Joan Collins sizzles across the centuries!

In lieu of actually learning about physics to create a time machine, I have found alternate methods to transport me at least in spirit to other ages. One of my favorite modes of transport is the vintage movie poster.

If the movie were made now, she would have a sword bigger than his.

If the movie were made now, she would hold a sword too, and bigger than his.

Although the reviews were negative, I thought Richard Egan was quite good in this film. I don’t have to tell you which part he played.

If they made the movie now, she would be holding a sword bigger than his.

It's alarming that they gave him such a tiny dagger here. Subtext alert?

Still, it could be debated whether posters like this transport me back to fifth century B.C. or 1959, when the film came out. But in the final analysis, does it really matter?

The point is to take a vacation from 2009, and meet busty girls in skimpy costumes.

Or, out of them. But paintings are better for that, as this nineteenth century depiction of Esther demonstrates.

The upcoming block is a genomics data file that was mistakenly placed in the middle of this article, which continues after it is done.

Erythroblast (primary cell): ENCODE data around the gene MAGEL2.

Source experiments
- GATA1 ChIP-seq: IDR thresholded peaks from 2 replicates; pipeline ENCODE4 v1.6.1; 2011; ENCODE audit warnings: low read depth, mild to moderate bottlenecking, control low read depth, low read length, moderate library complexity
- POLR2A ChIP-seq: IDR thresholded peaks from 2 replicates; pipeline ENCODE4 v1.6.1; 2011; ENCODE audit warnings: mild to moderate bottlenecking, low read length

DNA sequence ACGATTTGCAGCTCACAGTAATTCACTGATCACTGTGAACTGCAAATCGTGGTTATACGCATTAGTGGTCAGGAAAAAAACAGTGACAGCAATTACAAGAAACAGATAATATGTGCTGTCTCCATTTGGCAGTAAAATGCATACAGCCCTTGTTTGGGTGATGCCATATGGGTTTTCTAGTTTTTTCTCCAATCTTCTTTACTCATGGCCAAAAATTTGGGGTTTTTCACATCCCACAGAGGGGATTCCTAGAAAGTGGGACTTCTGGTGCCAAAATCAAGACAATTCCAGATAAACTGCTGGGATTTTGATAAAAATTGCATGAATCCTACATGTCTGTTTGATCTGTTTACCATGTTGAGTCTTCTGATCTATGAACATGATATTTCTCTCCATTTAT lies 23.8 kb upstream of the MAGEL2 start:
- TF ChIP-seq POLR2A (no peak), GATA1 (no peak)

The Toilette of Esther, by Theodore Chasseriau, 1841

The Toilette of Esther, by Theodore Chasseriau, 1841

Don’t you think it’s crafty how the artist included the toes, for all the foot fetishists out there?

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2 CommentsLeave a comment

  1. Herr Traveler,

    Is it possible that you have a poster for “The Girl in the Red Velvet Swing” somewhere in your extensive vaults and archives? Not only is Ms. Collins particularly luscious in this film (her first, I believe), but the story takes place in a time period when feminine garments were particularly fetching and fantasy-inducing.

    And by all means, do peruse some of Chasseriau’s other works. The man was a genius at portraying feminine pulchritude. I’m sure his lovingly detailed study of Esther’s toothsome toesies was no accident!

    Count von Pauli

  2. Yes, Count, The Girl in the Red Velvet Swing and its visual appeal re Collins and corsetry is indeed a subject for future consideration when I visit the early twentieth century!


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